Doctorow, who died Tuesday at the age of 84, was the author of dozens of novels, many of which combined fictional characters and real people in a historical context. Originally broadcast in 1989.
Lloyd Schwartz discusses the timeless appeal of the late choreographer George Balanchine. "[He] was our Shakespeare. ... watching a Balanchine ballet is like watching music come alive," he says.
A concentration camp survivor seeks a reunion with the husband who may have betrayed her in a new film set in post-war Berlin. Critic David Edelstein calls Phoenix a "morbidly romantic drama."
Julia Pierpont's debut novel opens with a young girl's discovery of her father's infidelity. Maureen Corrigan says that what follows is so unexpected and tense that it's a "fresh pleasure to read."
Journalist Jessica Grose, linguistics professor Penny Eckert and speech pathologist Susan Sankin discuss upspeak, vocal fry and why women's voices are changing — and whether or not that's a problem.
Jazz critic Kevin Whitehead reviews a reissue of The Complete Riverside Recordings of pianist Thelonious Monk. He says it's really the story of two men: Monk and late record producer Orrin Keepnews.
In Southpaw, Gyllenhaal plays a boxer who grew up in foster care and is struggling to become a father to his daughter. "I don't like getting hit, but it was important for the movie," he says.
Singer-songwriter Miguel mixes rock, pop, hip-hop, reggae and funk on his new album. Critic Ken Tucker says the musical slight-of-hand that results is "excitingly diverse and vivid."
Director Sean Baker wanted to make a film about L.A.'s transgender sex workers, but first he needed to find someone who knew that world well. Then he met Mya Taylor, and together they made Tangerine.
All but forgotten today, Garnet Mimms was one of the early voices of soul. Now, Looking For You, a new collection of his records, is available on Kent Records. Rock historian Ed Ward has Mimms' story.
The acclaimed British actor talks about playing a 93-year-old Sherlock Holmes, serving as grand marshal to New York City's gay pride march and his Lord of the Rings tattoo.
Amy Schumer and Judd Apatow discuss working together on Trainwreck. Ken Tucker reviews Jason Isbell's new album. Ta-Nehisi Coates's new book, Between the World and Me, is an open letter to his son.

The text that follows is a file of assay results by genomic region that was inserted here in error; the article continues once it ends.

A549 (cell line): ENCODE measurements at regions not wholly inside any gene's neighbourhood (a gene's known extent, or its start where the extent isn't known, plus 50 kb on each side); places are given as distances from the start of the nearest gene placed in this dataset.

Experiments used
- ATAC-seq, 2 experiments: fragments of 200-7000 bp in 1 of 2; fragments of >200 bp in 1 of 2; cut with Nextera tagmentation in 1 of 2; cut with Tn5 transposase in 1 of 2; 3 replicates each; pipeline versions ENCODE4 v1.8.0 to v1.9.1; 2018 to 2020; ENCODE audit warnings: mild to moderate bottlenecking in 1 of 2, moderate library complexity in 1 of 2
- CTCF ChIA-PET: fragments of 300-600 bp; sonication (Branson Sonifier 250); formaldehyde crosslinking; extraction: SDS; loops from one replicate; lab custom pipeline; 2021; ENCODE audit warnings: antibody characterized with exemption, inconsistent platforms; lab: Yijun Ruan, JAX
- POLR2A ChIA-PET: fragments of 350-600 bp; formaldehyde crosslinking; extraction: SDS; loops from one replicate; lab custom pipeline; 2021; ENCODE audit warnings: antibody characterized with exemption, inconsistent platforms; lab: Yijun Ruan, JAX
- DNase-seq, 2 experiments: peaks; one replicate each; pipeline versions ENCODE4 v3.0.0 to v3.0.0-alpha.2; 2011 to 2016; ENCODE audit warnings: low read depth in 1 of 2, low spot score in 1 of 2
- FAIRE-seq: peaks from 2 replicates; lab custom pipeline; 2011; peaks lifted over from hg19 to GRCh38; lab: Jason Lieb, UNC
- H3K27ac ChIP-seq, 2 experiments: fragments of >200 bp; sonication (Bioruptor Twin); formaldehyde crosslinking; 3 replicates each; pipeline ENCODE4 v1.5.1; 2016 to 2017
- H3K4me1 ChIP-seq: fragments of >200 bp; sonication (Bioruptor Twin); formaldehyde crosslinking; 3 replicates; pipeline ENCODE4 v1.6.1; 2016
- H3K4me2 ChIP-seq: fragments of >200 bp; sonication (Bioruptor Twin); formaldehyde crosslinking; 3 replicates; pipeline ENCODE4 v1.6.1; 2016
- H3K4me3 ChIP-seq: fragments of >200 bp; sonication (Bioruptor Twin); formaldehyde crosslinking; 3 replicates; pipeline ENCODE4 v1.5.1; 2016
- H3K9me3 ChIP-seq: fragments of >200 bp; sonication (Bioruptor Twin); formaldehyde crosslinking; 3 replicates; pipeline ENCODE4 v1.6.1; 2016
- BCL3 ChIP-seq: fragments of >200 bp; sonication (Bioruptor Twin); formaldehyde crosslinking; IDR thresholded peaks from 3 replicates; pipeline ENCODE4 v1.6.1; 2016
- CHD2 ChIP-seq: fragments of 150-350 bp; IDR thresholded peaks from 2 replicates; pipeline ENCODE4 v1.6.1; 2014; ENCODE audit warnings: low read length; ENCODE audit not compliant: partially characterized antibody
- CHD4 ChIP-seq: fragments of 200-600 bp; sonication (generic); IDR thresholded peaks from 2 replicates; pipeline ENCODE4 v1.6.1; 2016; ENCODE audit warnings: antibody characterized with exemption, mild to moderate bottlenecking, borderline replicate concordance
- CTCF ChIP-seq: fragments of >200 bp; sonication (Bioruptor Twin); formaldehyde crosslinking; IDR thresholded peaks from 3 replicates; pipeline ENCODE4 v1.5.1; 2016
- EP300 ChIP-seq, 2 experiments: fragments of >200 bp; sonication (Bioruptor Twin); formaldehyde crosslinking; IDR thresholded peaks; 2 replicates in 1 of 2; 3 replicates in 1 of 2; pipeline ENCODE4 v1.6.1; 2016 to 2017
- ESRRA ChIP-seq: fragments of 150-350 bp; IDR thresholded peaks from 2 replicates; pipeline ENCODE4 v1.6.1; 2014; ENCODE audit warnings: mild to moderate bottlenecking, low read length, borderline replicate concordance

Amy Schumer plays a writer who dodges lovers' pleas for commitment in Trainwreck, directed by Judd Apatow. Critic David Edelstein says the film loses its "delightful momentum" when it gets serious.
One-third of the seafood Americans catch is sold abroad, but most of the seafood we eat is imported and often of lower quality. Author Paul Greenberg explains why. Originally broadcast July 1, 2014.
In 2011, Apatow heard Schumer on the radio and was struck by her candor. The two went on to collaborate on the film, Trainwreck, about a woman who doesn't want a relationship.
Novelist Don Winslow spent 10 years researching the Mexican drug wars. His new novel, The Cartel, reveals "a new generation of cartel leaders that are more violent, more sadistic" than ever before.
It's a common pledge of candor for a roster of presidential hopeful. As linguist Geoff Nunberg explains, the promise to "tell it like it is" has its roots in black speech from the '40s and '50s.
The former member of the Drive-by Truckers unleashes his storytelling skills in his new album, Something More Than Free. Rock critic Ken Tucker says Isbell's lyrics reward a close listen.
Dr. David Casarett used to think of medical marijuana as "a joke." But after taking a deeper look, he's changed his mind. Casarett's new book is Stoned: A Doctor's Case for Medical Marijuana.
Growing up in Baltimore, writer Ta-Nehisi Coates faced threats from both the streets and the police. His book, Between the World and Me, is an open letter to his teenage son.